Gaming Sees Lower Video-Game Sales in February

The following commentary comes from an independent investor or market observer as part of TheStreet's guest contributor program, which is separate from the company's news coverage.

NEW YORK ( Trefis) -- Gaming stocks such as Electronic Arts ( EA), Activision Blizzard ( ATVI) and GameStop ( GME) are expected to decline, after a NPD Group report revealed that retail video gaming software sales declined by 23% in February 2012 compared to that in February 2011. Though the figure improved from the massive 38% drop in January, the 23% decline was far deeper than the market's expectations.

We believe a lack of significant new releases in February, combined with the changing landscape of the gaming industry from retail to digital and the aging of current generation consoles, were the primary reasons behind the steep decline.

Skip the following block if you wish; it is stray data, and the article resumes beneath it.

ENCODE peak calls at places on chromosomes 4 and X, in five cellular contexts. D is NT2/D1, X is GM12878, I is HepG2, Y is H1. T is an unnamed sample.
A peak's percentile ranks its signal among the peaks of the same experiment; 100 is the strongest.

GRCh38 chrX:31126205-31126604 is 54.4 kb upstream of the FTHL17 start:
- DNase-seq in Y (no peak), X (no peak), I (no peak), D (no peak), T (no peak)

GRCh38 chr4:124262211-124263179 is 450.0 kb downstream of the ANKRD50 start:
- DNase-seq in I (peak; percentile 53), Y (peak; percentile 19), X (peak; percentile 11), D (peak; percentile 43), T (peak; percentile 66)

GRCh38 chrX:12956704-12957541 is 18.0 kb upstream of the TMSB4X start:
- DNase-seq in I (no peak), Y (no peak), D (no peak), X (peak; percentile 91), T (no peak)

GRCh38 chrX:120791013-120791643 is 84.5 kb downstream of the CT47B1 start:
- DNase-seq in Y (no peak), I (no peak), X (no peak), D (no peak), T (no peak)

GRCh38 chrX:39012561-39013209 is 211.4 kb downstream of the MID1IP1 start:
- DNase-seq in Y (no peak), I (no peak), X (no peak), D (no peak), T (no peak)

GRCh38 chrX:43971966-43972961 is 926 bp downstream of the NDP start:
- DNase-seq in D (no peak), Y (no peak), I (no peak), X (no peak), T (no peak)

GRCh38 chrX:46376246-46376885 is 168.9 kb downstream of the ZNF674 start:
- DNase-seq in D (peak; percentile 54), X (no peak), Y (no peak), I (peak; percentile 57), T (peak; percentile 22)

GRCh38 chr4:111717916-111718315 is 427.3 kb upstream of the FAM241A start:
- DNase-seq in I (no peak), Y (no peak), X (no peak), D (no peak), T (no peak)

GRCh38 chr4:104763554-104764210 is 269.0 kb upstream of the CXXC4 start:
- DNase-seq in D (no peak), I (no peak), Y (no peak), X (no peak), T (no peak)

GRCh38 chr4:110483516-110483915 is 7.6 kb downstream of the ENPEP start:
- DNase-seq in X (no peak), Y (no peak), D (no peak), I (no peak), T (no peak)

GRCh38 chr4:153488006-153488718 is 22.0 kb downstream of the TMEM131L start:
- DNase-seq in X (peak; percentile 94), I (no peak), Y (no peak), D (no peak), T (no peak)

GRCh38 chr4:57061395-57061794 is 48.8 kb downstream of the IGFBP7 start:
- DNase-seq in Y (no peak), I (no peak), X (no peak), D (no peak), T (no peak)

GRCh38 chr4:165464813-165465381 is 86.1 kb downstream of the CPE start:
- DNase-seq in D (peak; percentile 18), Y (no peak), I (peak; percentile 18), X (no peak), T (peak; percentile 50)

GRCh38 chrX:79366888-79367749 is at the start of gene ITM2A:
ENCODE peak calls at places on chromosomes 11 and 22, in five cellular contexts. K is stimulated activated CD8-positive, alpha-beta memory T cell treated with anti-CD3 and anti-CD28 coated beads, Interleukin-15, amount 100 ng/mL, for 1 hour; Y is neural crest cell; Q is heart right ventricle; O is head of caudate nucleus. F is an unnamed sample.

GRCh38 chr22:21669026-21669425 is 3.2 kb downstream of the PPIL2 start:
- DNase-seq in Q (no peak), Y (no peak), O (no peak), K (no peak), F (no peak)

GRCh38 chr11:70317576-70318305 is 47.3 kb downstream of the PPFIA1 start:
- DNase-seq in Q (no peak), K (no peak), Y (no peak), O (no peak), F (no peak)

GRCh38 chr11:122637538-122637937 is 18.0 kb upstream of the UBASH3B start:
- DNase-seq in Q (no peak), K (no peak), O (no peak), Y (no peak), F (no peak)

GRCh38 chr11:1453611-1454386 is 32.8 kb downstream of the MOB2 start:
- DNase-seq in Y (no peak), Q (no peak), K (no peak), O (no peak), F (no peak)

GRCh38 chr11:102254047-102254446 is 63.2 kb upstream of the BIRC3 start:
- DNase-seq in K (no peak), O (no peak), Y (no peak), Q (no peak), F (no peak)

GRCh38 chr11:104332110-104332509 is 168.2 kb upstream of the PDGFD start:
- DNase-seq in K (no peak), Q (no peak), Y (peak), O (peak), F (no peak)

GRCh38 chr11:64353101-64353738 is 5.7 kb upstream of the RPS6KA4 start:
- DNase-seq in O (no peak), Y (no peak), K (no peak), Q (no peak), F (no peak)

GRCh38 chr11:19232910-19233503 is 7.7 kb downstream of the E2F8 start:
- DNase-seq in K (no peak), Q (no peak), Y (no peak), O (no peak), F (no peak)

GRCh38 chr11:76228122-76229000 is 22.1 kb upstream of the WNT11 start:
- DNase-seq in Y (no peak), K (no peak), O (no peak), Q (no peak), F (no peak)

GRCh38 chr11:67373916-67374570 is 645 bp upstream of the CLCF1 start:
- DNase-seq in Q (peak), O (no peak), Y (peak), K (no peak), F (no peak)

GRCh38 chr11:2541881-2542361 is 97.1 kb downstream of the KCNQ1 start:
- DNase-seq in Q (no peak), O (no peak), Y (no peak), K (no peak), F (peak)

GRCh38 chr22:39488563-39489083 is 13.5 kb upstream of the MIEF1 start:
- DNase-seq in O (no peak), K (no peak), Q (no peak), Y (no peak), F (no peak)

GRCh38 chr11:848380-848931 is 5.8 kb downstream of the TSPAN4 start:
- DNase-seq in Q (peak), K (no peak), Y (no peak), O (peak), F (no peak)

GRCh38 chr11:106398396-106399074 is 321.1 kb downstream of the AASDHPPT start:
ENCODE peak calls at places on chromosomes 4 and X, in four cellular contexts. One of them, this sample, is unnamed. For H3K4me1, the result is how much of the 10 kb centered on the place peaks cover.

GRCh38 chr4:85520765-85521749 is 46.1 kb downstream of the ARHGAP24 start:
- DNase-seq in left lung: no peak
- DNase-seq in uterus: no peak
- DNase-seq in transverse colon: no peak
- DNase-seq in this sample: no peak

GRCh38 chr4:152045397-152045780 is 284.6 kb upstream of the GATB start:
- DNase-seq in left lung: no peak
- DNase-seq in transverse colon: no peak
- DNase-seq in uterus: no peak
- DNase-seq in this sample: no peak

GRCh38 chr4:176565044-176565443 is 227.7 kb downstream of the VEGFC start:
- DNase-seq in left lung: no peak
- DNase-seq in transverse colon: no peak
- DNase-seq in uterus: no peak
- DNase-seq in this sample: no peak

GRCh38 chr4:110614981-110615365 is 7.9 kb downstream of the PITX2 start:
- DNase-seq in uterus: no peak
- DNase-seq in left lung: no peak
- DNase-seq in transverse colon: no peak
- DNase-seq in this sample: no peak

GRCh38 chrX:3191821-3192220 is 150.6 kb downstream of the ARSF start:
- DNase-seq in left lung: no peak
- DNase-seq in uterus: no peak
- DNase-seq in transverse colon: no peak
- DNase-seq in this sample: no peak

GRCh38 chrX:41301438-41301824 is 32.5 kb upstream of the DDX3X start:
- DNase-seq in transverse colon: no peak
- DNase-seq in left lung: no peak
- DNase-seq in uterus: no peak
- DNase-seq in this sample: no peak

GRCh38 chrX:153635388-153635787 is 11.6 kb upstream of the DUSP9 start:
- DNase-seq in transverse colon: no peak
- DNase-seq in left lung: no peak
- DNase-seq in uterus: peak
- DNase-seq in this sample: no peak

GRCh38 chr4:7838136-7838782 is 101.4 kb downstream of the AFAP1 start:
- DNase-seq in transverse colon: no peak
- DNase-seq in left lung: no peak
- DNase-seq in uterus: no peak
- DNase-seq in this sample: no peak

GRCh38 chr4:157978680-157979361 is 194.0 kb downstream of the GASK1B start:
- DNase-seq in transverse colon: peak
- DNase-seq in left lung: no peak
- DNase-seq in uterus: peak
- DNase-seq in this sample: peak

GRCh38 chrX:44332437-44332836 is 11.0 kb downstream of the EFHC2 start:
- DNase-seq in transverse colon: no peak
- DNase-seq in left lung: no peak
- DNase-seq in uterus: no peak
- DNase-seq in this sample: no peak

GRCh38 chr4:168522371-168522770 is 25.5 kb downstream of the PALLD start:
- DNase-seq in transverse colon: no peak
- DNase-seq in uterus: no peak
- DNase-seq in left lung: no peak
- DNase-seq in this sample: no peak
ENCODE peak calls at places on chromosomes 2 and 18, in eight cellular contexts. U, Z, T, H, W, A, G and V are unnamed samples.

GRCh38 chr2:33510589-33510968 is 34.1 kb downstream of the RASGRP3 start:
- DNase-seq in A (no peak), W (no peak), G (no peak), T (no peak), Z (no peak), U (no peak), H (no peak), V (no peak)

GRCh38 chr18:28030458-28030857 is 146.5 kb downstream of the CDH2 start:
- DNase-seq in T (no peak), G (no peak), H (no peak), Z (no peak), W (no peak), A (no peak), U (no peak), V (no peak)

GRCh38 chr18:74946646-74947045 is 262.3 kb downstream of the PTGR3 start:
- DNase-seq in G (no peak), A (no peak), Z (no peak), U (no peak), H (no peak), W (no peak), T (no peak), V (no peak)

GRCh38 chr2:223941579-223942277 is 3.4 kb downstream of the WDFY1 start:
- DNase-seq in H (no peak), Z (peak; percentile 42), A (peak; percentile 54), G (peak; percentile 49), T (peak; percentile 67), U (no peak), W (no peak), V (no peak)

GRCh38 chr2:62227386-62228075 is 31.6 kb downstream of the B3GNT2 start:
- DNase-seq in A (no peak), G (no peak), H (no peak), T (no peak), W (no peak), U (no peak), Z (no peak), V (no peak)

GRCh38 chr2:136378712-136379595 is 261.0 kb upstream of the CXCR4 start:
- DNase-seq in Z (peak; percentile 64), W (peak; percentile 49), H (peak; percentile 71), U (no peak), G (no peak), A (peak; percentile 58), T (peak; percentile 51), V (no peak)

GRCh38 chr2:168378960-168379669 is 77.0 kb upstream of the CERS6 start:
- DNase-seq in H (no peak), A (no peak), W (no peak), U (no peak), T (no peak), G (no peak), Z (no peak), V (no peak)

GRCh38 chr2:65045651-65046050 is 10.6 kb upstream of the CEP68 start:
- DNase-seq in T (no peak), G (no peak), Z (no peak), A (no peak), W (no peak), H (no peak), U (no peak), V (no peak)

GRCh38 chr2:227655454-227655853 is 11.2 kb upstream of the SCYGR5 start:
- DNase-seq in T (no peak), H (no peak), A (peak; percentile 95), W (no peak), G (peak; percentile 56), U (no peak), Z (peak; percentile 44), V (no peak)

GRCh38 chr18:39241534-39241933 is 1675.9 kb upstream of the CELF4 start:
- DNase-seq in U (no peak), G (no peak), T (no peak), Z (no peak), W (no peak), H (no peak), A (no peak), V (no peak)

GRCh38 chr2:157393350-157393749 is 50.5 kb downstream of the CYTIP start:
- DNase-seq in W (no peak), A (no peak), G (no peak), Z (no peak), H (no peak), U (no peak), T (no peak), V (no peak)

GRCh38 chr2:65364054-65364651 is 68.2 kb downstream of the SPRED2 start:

See our full analysis for Electronic Arts , Activision Blizzard and GameStop .

Continuously Declining Video Gaming Industry

Video game sales remained choppy throughout February, with software and hardware sales declining by 23% and 18%, respectively. A lack of new games was the primary reason behind the decline in software sales. Though Activision Blizzard's "Call of Duty: Modern Warfare 3" (MW3) was the market leader in February, we believe the lead of MW3 on gaming charts better represents the lack of exciting new games rather than the continuing strength of MW3.

The situation was equally bad in hardware sales. The 18% drop in hardware sales primarily reflected a sharp decline in Nintendo's Wii sales. Microsoft XBox 360, with units sales of 426,000 for the month, continues to be the market leader in gaming consoles. We expect the hardware sales figure to improve in March, as the recent launch of Sony PlayStation Vita is expected to improve the hardware sales numbers, going ahead.

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This commentary comes from an independent investor or market observer as part of TheStreet guest contributor program. The views expressed are those of the author and do not necessarily represent the views of TheStreet or its management.